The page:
Mothers and daughters. Probably the closest of all relationships…and sometimes a mine field in an oasis.
Yes, you can love someone and also resent the hell outa them. That was my mom. Generous, fun-loving, cute, vain, cryptically intelligent, materialistic, a nag, irritating as hell, but most of all…lovable.
Memories? You betcha!
Several years ago, I decided to give Mom an afternoon of culture. She loved fashion. So one day we went to the Metropolitan Museum of Art…They had a special showing of the First Ladies ball gowns. Afterwards, standing atop the Museum’s stairs we were trying to decide where to have lunch. A street mime was doing his thing below. White-faced, black garbed, the actor was doing a great job. ‘Look, mom…isn’t he terrific?” I said. She looked, put her hands on her hips, pursed her lips, and loudly exclaimed her one word review: ”Exhibitionist!”
I always hoped those tears on the mime’s face were painted ones.
Then, there was the night at the ballet. First row mezzanine..Lincoln Center, Swan Lake. I could tell Mom was excited, cuz it was the first time ever she was to see a live performance. So, we’re sitting there enjoying the spectacle, when of a sudden, the white swan makes her entrance, not en pointe, but in an ariel sweep, suspended from a hidden wire, flapping her hands madly…something was wrong with the rigging, and it was a little jerky…not much…but enough to ruin the entire effect. It looked like a bad high school performance. Neither Mom nor I could contain ourselves, and we burst forth with such raucous laughter that a gentleman in the row behind tapped my shoulder as a reminder to resume proper decorum. Well why the hell wasn’t he laughing? Mom saw all this, caught my eye, and decorum went completely out the window, as we sat helplessly choking with laughter.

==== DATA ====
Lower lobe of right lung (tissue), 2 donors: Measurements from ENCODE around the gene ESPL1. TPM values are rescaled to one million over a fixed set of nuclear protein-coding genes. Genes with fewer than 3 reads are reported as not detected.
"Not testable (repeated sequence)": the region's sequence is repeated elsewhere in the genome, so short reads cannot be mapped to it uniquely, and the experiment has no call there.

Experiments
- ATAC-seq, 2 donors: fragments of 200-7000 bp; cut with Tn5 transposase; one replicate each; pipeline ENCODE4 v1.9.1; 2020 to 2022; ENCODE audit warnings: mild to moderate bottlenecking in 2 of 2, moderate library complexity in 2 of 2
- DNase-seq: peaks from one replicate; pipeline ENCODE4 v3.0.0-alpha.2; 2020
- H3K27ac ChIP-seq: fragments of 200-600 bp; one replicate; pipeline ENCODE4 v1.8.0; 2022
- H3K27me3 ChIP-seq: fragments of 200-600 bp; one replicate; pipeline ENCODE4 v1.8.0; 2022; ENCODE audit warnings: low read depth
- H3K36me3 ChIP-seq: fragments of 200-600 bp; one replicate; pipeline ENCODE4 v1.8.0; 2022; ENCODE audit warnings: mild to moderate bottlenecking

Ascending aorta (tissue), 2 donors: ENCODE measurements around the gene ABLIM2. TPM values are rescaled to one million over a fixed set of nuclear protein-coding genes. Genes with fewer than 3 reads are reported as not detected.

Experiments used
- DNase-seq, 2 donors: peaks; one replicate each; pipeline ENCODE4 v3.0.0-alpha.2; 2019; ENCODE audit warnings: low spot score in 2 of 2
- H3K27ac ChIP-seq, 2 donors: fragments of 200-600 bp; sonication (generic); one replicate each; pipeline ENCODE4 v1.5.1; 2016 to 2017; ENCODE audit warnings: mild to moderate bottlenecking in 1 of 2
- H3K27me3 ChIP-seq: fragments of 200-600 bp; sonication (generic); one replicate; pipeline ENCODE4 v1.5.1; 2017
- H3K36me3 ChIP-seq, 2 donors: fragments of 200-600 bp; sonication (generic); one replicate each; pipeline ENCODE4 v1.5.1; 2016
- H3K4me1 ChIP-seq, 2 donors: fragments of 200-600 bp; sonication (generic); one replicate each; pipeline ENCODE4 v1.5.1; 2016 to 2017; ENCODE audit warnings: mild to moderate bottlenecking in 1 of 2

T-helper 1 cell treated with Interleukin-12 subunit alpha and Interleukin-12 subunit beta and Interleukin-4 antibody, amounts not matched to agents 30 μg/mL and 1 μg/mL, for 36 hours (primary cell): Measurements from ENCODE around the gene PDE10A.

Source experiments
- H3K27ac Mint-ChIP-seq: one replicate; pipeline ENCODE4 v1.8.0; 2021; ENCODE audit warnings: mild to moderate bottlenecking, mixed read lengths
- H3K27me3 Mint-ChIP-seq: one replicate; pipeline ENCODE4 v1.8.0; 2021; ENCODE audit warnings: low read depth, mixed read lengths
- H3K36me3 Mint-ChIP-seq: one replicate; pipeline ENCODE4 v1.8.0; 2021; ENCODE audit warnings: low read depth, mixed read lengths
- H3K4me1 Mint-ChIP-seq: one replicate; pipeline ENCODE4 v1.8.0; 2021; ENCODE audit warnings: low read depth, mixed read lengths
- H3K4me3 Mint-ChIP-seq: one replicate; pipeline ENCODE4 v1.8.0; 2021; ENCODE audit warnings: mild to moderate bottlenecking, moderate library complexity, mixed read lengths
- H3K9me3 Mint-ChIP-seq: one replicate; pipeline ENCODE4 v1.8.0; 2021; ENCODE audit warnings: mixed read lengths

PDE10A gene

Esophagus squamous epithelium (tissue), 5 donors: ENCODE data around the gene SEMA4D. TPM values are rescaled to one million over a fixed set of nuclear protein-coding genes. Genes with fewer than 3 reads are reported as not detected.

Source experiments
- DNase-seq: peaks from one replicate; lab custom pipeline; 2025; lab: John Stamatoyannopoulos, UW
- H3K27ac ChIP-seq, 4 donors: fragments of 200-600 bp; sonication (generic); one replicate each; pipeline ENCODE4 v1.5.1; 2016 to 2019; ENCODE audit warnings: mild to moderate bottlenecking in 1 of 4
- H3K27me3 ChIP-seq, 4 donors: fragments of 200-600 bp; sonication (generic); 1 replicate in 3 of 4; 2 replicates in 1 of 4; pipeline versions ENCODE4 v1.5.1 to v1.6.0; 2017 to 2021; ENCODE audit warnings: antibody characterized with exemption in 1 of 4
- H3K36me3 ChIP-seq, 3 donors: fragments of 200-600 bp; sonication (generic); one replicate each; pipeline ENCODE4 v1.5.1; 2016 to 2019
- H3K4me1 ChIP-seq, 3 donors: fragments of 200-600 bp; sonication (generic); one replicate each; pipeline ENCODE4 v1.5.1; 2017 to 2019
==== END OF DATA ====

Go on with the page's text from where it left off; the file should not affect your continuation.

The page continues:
No signal needed, we gathered our gear and quickly left, holding on to each other, weak with mirth.